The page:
Equitable Distribution In A Divorce 

Divorce is a complex, mentally frustrating, and confusing time. Other than separating from your spouse, there are various other lengthy procedures involved. One of these is dividing your marital assets into two. 

Most states divide the couple’s property not equally but equitably. Understanding property division can be complicated. You can seek consultation from Huntsville, AL, divorce lawyers to make sure that you are getting a fair share of assets. 

What is equitable distribution in a divorce?

Equitable distribution in a divorce stands for the division of marital assets according to the state’s statutory guidelines to produce a fair but not necessarily equal division. This means that although you and your spouse may not have equal parts of the property, the court will consider both the party’s needs and the facts of the case before making the decision. 

Whose fault it was for the end of the marriage or marital misconduct such as cheating is not considered during equitable distribution. The factors that affect the decision are as follows. 

  • Length of marriage
  • The health of both parties
  • Previous marriages
  • Age of both parties
  • Income of both parties
  • Prenuptial agreements
  • Tax implications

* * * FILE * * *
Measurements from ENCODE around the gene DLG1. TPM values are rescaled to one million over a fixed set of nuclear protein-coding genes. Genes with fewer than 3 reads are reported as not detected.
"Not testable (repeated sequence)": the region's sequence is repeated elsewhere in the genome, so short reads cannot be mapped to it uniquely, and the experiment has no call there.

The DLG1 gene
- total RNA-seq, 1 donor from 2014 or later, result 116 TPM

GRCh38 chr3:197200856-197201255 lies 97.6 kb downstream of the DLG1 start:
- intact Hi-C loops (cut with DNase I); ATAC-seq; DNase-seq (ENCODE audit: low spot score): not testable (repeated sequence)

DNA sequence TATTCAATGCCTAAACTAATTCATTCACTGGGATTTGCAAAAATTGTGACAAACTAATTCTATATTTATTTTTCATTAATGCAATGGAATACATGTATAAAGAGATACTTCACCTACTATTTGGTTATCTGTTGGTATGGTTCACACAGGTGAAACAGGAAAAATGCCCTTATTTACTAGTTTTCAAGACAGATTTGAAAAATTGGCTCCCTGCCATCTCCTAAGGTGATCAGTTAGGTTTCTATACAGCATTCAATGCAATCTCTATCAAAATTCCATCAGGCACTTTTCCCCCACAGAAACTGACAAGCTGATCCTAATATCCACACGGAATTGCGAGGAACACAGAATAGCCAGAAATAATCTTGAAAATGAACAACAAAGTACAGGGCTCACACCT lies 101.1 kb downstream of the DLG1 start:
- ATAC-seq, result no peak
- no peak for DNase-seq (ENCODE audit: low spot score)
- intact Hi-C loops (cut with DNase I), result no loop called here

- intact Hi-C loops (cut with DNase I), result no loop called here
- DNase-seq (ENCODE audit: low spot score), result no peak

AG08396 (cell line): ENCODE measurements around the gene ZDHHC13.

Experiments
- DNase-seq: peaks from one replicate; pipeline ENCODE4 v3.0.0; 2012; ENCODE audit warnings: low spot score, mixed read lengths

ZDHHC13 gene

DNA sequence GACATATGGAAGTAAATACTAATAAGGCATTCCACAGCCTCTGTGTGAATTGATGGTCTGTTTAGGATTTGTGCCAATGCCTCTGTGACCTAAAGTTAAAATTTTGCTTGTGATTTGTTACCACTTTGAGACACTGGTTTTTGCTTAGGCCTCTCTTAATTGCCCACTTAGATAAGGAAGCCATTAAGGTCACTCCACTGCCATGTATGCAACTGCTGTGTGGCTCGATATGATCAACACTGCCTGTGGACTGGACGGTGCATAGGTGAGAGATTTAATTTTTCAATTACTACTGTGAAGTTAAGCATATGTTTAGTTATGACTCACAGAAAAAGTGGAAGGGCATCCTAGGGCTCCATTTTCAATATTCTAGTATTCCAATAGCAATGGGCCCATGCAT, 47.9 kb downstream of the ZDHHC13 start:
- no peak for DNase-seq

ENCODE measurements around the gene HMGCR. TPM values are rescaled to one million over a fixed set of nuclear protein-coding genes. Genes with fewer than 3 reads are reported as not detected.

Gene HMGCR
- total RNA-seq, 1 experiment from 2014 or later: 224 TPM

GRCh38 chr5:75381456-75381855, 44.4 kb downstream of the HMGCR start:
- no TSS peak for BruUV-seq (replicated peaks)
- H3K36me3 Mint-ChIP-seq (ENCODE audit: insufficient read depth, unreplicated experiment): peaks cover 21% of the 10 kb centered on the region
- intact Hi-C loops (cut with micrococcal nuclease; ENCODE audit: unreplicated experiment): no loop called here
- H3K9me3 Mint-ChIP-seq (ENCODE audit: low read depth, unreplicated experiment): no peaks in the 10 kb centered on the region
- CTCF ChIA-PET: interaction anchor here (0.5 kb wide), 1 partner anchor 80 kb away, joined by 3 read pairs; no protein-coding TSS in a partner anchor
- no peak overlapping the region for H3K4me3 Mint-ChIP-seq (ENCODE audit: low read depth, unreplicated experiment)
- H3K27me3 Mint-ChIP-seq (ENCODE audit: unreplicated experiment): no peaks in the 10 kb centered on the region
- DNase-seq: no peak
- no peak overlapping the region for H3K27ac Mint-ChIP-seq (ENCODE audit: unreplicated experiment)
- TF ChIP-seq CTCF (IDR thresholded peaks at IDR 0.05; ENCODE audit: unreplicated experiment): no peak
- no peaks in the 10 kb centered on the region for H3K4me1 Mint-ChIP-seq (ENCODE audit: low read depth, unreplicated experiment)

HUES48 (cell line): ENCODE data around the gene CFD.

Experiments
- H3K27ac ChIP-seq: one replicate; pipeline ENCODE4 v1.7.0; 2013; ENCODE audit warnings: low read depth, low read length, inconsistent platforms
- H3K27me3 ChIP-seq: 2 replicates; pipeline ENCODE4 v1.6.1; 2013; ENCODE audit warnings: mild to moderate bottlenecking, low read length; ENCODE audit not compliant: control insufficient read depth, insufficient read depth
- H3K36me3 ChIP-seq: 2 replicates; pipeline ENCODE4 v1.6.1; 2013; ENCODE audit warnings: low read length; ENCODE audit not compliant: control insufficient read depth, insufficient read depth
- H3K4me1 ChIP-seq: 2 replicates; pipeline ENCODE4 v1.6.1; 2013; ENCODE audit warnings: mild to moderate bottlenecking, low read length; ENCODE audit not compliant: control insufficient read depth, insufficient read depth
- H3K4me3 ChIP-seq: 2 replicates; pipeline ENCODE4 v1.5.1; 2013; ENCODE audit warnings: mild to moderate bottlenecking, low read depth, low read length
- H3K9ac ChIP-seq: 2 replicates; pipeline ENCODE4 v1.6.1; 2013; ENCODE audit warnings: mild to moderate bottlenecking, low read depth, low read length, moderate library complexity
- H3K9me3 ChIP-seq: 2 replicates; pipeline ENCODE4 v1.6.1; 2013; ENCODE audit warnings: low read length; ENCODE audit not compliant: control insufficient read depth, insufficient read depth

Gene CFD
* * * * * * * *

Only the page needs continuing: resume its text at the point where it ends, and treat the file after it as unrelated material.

• If one spouse helped the other advance in their career
  • Standard of living during the marriage
  • Amount of non-marital assets
  • Who will have custody of children
  • Employability of both parties

What are separate assets, and are they included in the division process?

Marital property refers to the assets acquired by the couple during the course of the marriage. This includes houses, cars, lands, and other large properties. However, marital property does not include anything received as a gift, bequests, or things given in a written agreement. 

On the other hand, separate property refers to the properties acquired by either spouse before their marriage. It also refers to the properties that are excluded from the prenuptial agreement. Other than that, any property bought during the marriage and kept separately by one spouse is also separate property. The law allows the separate property to be excluded from property division. 

Can you and your spouse divide the property yourselves?

Yes. The law allows you to conduct the conference where you sit in a room with your attorneys and discuss the property division. You may also include a neutral third party (mediation) to help you reach a negotiation. The judge does not interfere in the matter if you and your spouse decide to come to an agreement together. 

Who pays the debts of the marriage?

Any debt that was acquired after getting married is the responsibility of both parties. Some common debts in a marriage include credit card bills, car loans, mortgages, tax obligations, and home loans. Even if a credit card is under one spouse’s name, it was still acquired during the marriage and thus, is the responsibility of both of them.